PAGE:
Movie Review: ’10 Cloverfield Lane’
Max Bickley – General Assignment Reporter
It is not very often that one will run into a movie with less than a handful of characters, scenes and special effects, but still be enthralling from within the first 10 minutes of the film. One of the most recent movies to be released, “10 Cloverfield Lane,” hit theaters as not only the spiritual successor to 2008’s “Cloverfield,” but as a thrilling movie of it’s own.
“10 Cloverfield Lane” follows “Cloverfield,” the 2008 found-footage film of a hidden monster attacking New York City as everyone panics. “10 Cloverfield Lane” is special in the way that there are only three characters and it is just as shocking as its predecessor. However, it is also different in the way that “10 Cloverfield Lane” isn’t found-footage, but a standard third-person narrative, like most movies.
The story itself is deceptively simple. A young woman named Michelle, played by Mary Elizabeth Winstead, is driving through rural Louisiana when she gets into an accident. Upon waking up however she is chained to a wall and a man named Howard. John Goodman’s character, who reveals she is in his doomsday bunker and tells her that there has been a catastrophic event which has left the surface inhospitable. Howard rescued Michelle and another young man, and now they will need to survive in his bunker for as long as need be. The following story of the film is a series of intense turns and moments which all ask one question: what is the truth of what happened?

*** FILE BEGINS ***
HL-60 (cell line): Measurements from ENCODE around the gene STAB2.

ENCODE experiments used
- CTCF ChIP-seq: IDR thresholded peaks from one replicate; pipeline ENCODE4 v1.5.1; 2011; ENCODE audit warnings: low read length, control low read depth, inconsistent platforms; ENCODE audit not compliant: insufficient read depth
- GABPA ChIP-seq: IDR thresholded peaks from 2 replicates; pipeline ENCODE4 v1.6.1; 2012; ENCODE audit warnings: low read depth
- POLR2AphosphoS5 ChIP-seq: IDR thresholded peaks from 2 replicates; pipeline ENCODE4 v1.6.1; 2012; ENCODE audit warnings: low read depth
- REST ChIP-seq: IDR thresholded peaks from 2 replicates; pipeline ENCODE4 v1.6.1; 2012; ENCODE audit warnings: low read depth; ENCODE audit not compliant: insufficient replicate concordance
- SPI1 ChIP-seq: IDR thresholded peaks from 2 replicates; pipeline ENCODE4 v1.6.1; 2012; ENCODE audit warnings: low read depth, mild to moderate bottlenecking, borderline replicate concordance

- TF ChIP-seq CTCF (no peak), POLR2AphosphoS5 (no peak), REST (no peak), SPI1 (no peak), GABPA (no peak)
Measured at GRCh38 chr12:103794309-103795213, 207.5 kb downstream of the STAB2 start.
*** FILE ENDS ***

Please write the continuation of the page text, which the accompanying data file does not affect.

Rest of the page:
Which such a small cast, three people with minor occurrences of an outsider heard outside the bunker, they all do a great job, especially keeping the tensions in the film. Winstead, who plays Michelle the main character, is able to keep on that line of accepting their situation and trying to make the best of it, and simply curious. The same can be said for Emmet, the other survivor found by Howard and played by John Gallagher, Jr. who keeps a healthy support to Winstead against the often controlling and suspicious caretaker.
This level of curiosity in Winstead is offset by the subtle authoritarian nature of Goodman’s performance. Goodman’s character, Howard, is that rational sort of crazy which makes his performance all the better; the audience can understand his fear, but at a certain point his paranoia and controlling nature becomes frightening. Goodman does a fantastic job knowing how and when to push the tension to the tipping point with a tumultuous rage in one scene, and then letting it subside to calm and demure nature in the next.
What the movie does best is create a strong sense of tension with very little in its pocket. The sets within the doomsday bunker are quaint and cozy, with a music player, games, even a living room of sorts, but it is always suffocated by this dread present. There is still the looming apocalypse outside the quaint and cozy of the bunker.
The true majesty of the movie is its ability to push the little senses of panic in a person until the end of the movie. The level of suspense and panic which build as the movie progresses and Howard becomes more manic and drives the plot to it’s climax. Not only is it a movie which delivers not only good scares, but it is also worthwhile movie to see.
Photo Credit: DAVID HOLT